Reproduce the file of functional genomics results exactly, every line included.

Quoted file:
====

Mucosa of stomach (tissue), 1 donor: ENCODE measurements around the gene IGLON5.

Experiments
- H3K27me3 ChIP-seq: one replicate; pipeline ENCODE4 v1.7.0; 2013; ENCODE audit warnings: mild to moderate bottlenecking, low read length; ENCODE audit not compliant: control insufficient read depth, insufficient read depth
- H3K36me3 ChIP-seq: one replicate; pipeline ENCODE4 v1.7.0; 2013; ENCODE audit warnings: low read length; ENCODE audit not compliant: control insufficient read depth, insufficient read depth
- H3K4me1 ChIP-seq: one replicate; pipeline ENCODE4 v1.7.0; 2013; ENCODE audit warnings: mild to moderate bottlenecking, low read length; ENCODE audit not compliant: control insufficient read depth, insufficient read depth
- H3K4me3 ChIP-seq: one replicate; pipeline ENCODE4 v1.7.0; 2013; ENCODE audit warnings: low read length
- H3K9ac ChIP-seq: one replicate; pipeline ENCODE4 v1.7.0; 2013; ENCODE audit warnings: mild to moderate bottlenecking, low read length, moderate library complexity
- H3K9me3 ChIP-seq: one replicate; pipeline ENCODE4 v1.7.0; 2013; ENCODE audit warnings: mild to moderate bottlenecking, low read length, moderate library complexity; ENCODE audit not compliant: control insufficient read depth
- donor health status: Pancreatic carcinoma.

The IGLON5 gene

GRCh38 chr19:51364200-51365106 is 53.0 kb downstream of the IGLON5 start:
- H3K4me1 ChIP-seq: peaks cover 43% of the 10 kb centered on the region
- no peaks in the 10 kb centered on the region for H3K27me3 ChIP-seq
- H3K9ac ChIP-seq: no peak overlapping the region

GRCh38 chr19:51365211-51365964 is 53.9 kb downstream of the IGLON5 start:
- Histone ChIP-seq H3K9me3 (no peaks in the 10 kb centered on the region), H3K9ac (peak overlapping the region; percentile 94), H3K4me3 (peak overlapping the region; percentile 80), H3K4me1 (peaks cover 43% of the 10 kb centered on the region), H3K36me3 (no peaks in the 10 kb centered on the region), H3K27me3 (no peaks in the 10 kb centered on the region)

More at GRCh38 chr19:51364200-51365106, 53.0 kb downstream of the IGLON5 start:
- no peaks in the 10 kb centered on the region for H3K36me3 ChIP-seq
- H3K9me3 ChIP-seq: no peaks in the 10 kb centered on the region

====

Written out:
Mucosa of stomach (tissue), 1 donor: ENCODE measurements around the gene IGLON5.

Experiments
- H3K27me3 ChIP-seq: one replicate; pipeline ENCODE4 v1.7.0; 2013; ENCODE audit warnings: mild to moderate bottlenecking, low read length; ENCODE audit not compliant: control insufficient read depth, insufficient read depth
- H3K36me3 ChIP-seq: one replicate; pipeline ENCODE4 v1.7.0; 2013; ENCODE audit warnings: low read length; ENCODE audit not compliant: control insufficient read depth, insufficient read depth
- H3K4me1 ChIP-seq: one replicate; pipeline ENCODE4 v1.7.0; 2013; ENCODE audit warnings: mild to moderate bottlenecking, low read length; ENCODE audit not compliant: control insufficient read depth, insufficient read depth
- H3K4me3 ChIP-seq: one replicate; pipeline ENCODE4 v1.7.0; 2013; ENCODE audit warnings: low read length
- H3K9ac ChIP-seq: one replicate; pipeline ENCODE4 v1.7.0; 2013; ENCODE audit warnings: mild to moderate bottlenecking, low read length, moderate library complexity
- H3K9me3 ChIP-seq: one replicate; pipeline ENCODE4 v1.7.0; 2013; ENCODE audit warnings: mild to moderate bottlenecking, low read length, moderate library complexity; ENCODE audit not compliant: control insufficient read depth
- donor health status: Pancreatic carcinoma.

The IGLON5 gene

GRCh38 chr19:51364200-51365106 is 53.0 kb downstream of the IGLON5 start:
- H3K4me1 ChIP-seq: peaks cover 43% of the 10 kb centered on the region
- no peaks in the 10 kb centered on the region for H3K27me3 ChIP-seq
- H3K9ac ChIP-seq: no peak overlapping the region

GRCh38 chr19:51365211-51365964 is 53.9 kb downstream of the IGLON5 start:
- Histone ChIP-seq H3K9me3 (no peaks in the 10 kb centered on the region), H3K9ac (peak overlapping the region; percentile 94), H3K4me3 (peak overlapping the region; percentile 80), H3K4me1 (peaks cover 43% of the 10 kb centered on the region), H3K36me3 (no peaks in the 10 kb centered on the region), H3K27me3 (no peaks in the 10 kb centered on the region)

More at GRCh38 chr19:51364200-51365106, 53.0 kb downstream of the IGLON5 start:
- no peaks in the 10 kb centered on the region for H3K36me3 ChIP-seq
- H3K9me3 ChIP-seq: no peaks in the 10 kb centered on the region